WADI RUM - JORDAN
Wadi Rum is a magnificent desert in southern Jordan. It competes with Petra and the remains of the fabled Nabatean Kingdom as a favourite tourist destination.
The silence of the drifting red sands, the unique rock formations and towering mountains belie the area’s history and that there has been a settlement here at least as early as 4,500 B.C.
The freshwater springs were for centuries a place of refreshment for camel-train caravans travelling between Arabia and the Levant and natural gathering locations for Bedouin tribes. Since 1998 a 720 square kilometre area has been protected.
In the Spring there are wildflowers but throughout millennia there has been human life here, there are 154 so far discovered archaeological sites, 25,000 recorded inscriptions and 25,000 rock carvings or petrographs.
The Nabatean people remodelled a Talmudic temple at the base of Jebel Rum in the first century B.C. though there is a recently excavated site to the East of Rum village which is
thought to predate Petra.
T.E. Lawrence, the British soldier who became known as “Lawrence of Arabia” fought the occupying Turkish armies with Emir Faisal here during the Great Arab Revolt of 1917-18. Lawrence’s autobiographical account of the experience was published as “The seven pillars of wisdom” a name taken from a local rock formation.
This captivating area has been used as a location for many films including “The Martian”,
“Aladdin” and the 1962 David Lean directed “Lawrence of Arabia.
Today Ibex are still seen, camels are still used as a mode of transport and Bedouin people still herd their goats here.
Shortly after arriving at the day’s launch site, you will receive a hot beverage and biscuits see our team assemble the balloon and the pilot will give you an important safety briefing. The briefing will normally be in English though we have translation cards in a variety of languages and some of our pilots may be able to augment the briefing with greater explanation in other languages.
You can watch the balloon inflation and take some memorable pictures before the pilot calls you aboard asking you to climb into the basket.
As a standard procedure the pilot will check that you have understood the important safety procedures and then when everyone and everything is ready, they will launch the balloon.
On many days it is as though the ground falls away from you, the scenery moves, and you stand still. A balloon flight is probably the nearest to experiencing a flight on a magic carpet that any of us might enjoy. A balloon flight is like a child’s imagination of flight
before you have been encased in the sealed cabin of an airliner, the noisy confines of a helicopter cabin or the rushing wind of an open cockpit powered aircraft.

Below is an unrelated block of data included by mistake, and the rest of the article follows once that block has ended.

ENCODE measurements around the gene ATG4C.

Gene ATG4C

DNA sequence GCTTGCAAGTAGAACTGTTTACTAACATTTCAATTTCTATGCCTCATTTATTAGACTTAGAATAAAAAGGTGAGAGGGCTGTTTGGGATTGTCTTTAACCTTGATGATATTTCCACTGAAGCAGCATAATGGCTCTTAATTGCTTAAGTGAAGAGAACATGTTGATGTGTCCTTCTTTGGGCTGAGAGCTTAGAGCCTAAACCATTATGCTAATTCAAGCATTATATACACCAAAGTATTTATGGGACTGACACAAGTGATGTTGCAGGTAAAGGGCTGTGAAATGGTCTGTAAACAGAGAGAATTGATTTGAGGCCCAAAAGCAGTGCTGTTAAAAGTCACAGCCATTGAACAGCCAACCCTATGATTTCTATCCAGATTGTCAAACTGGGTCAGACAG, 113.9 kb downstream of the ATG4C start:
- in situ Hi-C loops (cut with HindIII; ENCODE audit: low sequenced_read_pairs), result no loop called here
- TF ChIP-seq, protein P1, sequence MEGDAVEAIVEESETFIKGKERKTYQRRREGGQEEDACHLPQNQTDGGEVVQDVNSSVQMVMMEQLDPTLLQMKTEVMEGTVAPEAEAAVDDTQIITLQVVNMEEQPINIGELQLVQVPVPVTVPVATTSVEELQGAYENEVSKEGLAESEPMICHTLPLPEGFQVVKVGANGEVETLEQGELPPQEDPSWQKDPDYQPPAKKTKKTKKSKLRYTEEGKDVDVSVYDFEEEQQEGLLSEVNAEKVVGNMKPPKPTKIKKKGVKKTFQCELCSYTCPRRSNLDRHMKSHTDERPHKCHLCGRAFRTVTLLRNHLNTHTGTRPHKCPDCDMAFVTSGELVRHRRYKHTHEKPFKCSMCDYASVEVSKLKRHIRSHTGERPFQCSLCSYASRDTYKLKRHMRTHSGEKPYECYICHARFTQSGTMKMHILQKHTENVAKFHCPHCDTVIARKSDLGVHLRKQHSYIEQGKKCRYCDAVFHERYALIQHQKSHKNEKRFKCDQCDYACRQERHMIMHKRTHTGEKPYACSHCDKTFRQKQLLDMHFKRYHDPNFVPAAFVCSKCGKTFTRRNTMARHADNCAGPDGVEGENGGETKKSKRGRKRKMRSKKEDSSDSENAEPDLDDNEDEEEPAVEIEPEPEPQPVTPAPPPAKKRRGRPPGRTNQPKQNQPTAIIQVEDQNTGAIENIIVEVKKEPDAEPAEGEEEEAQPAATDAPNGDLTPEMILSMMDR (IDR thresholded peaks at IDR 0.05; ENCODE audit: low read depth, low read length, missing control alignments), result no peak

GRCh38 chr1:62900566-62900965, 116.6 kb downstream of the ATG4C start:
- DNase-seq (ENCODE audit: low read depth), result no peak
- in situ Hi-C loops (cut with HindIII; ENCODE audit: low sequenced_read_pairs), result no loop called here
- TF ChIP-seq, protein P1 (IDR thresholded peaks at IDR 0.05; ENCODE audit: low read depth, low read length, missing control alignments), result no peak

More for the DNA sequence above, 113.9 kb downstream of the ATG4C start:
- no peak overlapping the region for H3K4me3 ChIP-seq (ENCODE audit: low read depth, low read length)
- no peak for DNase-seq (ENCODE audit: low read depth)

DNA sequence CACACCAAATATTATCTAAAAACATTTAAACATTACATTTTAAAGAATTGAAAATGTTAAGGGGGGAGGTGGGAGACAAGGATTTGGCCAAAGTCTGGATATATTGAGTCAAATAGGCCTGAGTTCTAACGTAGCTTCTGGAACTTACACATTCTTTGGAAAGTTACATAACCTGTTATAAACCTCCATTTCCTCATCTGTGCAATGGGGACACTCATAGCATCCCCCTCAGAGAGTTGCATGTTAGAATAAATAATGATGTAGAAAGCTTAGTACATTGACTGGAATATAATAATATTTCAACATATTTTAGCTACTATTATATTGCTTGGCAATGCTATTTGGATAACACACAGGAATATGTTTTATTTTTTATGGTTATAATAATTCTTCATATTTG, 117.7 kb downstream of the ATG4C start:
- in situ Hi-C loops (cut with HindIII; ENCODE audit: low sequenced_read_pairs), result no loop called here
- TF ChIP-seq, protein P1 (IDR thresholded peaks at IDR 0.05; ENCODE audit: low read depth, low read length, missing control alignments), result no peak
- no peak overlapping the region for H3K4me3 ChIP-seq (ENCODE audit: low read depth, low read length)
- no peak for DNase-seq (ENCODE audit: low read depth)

A balloon flight in Wadi Rum can be an adventure of romance that might have been imagined by Scheherazade in the stories of “One thousand and one nights”.
The pilot will be your guide pointing out sights and explaining some of the wonders of this unique terrain, they will also be using the different wind speeds and directional flows to steer the balloon towards a place where you will once again meet your skilled ground crew who will be using their detailed local knowledge to be close by when you land.
After landing the balloon will be deflated and packed away, a light snack and beverages will be served while you have an opportunity to chat with your fellow passengers and the pilot who will sign your commemorative certificate.
HOW IT WORKS
There is no steering wheel, a balloon travels with the wind, it rarely lands back at the same place from which it launched.
The wind at different hights travels in different directions, on some days there is a great variation of direction with height and on some days very little.
The wind speed also normally varies with height, usually the wind near the surface is slower than the wind higher up, but this is not always so.
In stable weather conditions and with practice and concentration the pilot can control the height at which the balloon flies very accurately, in this way they can use the changing wind flow directions at height to steer by.
Before the launch the team will usually release several small Helium filled balloons in order to assess the wind speed and directions which might be encountered as the flight
progresses. This is a standard practice with passenger balloon flights everywhere in the world and helps the pilot assess some of the landing options they might have available at the end of the flight. However, the precise location of the landing place is never certain until the basket finally touches down.